Movement and vestibular input can be very calming and organizing. I have seen children who are almost non-verbal sing and say new words after swinging on a swing for a few movements.  The movements of a horse can have the same effect.

Hippotherapy  

According to the American Hippotherapy Association (AHA), there are only about 7 certified Hippotherapists in the Long Island Area. A board certified Hippotherapist has earned the letters HPCS after their name, which stands for Hippotherapy Clinical Specialist.  Hippotherapists can be licensed physical therapists, occupational therapists, or speech and language pathologists who have been practicing their profession for at least three years.  They must have 100 hours of Hippotherapy practice within the three years prior to application. Application fees apply, and a multiple-choice examination must be passed.

“Hippotherapy is not a horseback riding lesson. It is therapy prescribed by a physician and delivered by a team that includes a licensed, credentialed therapist (occupational therapist, physical therapist, or speech-language pathologist), a professional horse handler, and a specially screened and trained therapy horse. There is direct hands-on participation by the therapist at all times. The horse‘s movement is essential to assist in meeting therapy goals.” (Apel, 2007).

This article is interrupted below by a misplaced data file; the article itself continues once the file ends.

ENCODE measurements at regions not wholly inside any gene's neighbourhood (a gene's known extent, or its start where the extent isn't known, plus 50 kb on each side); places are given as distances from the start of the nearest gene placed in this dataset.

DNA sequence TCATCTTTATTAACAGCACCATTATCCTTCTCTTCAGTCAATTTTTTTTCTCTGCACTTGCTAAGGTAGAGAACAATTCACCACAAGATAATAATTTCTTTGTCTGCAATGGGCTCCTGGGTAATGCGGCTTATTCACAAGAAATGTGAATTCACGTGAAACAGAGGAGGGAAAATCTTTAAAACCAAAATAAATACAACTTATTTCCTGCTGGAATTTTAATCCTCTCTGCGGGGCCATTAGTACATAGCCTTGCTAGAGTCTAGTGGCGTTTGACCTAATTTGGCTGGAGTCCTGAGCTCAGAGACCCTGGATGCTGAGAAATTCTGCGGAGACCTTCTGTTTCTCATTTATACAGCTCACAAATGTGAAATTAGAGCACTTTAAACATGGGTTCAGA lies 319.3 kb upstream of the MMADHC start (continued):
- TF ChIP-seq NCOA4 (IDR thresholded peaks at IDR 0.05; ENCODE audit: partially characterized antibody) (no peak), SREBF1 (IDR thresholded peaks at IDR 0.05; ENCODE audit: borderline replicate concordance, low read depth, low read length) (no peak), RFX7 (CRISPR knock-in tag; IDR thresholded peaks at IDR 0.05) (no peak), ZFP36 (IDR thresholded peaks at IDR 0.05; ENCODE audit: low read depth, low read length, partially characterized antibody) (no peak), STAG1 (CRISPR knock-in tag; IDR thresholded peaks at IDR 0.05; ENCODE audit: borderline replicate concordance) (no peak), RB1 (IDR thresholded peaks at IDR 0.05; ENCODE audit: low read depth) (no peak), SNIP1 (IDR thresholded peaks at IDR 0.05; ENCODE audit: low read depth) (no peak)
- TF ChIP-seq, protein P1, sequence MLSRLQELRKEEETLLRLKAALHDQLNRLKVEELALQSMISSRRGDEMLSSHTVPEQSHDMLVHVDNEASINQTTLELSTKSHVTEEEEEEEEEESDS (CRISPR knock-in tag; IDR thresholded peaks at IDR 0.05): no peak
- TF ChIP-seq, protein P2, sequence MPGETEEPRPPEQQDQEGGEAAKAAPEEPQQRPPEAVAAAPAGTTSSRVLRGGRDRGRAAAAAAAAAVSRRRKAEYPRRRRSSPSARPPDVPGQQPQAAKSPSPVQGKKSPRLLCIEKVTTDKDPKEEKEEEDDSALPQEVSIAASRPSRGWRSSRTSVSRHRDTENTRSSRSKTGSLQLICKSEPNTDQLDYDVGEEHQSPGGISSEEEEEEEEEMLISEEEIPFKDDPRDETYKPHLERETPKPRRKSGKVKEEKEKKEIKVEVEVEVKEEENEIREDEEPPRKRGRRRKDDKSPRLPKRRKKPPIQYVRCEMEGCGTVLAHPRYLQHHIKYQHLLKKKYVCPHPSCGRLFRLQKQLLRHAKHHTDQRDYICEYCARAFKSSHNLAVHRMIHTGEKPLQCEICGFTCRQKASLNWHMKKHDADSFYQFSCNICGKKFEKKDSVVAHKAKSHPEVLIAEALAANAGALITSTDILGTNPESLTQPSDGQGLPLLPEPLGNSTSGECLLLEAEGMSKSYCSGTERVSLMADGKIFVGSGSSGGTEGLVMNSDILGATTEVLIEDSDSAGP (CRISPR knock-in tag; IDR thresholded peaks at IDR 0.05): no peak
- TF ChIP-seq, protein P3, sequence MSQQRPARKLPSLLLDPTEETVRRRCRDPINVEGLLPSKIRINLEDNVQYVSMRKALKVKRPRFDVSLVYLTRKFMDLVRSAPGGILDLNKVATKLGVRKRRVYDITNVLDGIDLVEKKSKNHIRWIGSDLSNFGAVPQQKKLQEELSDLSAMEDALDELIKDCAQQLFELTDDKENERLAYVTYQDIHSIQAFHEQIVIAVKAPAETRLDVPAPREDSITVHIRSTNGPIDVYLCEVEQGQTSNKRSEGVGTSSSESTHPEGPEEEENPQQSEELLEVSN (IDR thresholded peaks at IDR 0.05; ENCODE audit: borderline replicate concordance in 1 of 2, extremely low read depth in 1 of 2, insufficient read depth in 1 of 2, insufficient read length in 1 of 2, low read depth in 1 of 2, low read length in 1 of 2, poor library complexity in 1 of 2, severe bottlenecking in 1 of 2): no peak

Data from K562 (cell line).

Therapeutic Riding:

There are also many PATH certified therapeutic riding instructors all through the Long Island area.  The “PATH” organization stands for Professional Association Therapeutic Horsemanship.  PATH offers three levels of certification for therapeutic riding instructors: Registered, Advanced and Master. The requirements for each level include skills in Equine Management, Horsemanship, Instruction, Teaching Methodology, and Disabilities.  Instructors who are “PATH” certified have completed online coursework, self-study exams, and 25 mentored hours with a PATH Intl. Certified Riding Professional instruction as well as an on-site workshop and certification.  (http://www.pathintl.org/resources-education/certifications)